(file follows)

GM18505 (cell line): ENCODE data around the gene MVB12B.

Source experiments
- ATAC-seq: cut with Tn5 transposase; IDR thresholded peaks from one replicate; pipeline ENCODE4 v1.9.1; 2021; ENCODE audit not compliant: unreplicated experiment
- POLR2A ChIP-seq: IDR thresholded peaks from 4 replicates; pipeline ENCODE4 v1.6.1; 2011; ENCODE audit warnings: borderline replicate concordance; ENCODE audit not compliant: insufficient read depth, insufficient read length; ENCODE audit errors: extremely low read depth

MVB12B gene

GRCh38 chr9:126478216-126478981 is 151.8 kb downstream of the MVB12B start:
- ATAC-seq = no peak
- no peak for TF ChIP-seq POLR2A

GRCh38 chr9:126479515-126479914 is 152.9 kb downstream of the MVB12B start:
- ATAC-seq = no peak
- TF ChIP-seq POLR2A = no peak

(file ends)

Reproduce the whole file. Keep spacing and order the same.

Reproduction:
GM18505 (cell line): ENCODE data around the gene MVB12B.

Source experiments
- ATAC-seq: cut with Tn5 transposase; IDR thresholded peaks from one replicate; pipeline ENCODE4 v1.9.1; 2021; ENCODE audit not compliant: unreplicated experiment
- POLR2A ChIP-seq: IDR thresholded peaks from 4 replicates; pipeline ENCODE4 v1.6.1; 2011; ENCODE audit warnings: borderline replicate concordance; ENCODE audit not compliant: insufficient read depth, insufficient read length; ENCODE audit errors: extremely low read depth

MVB12B gene

GRCh38 chr9:126478216-126478981 is 151.8 kb downstream of the MVB12B start:
- ATAC-seq = no peak
- no peak for TF ChIP-seq POLR2A

GRCh38 chr9:126479515-126479914 is 152.9 kb downstream of the MVB12B start:
- ATAC-seq = no peak
- TF ChIP-seq POLR2A = no peak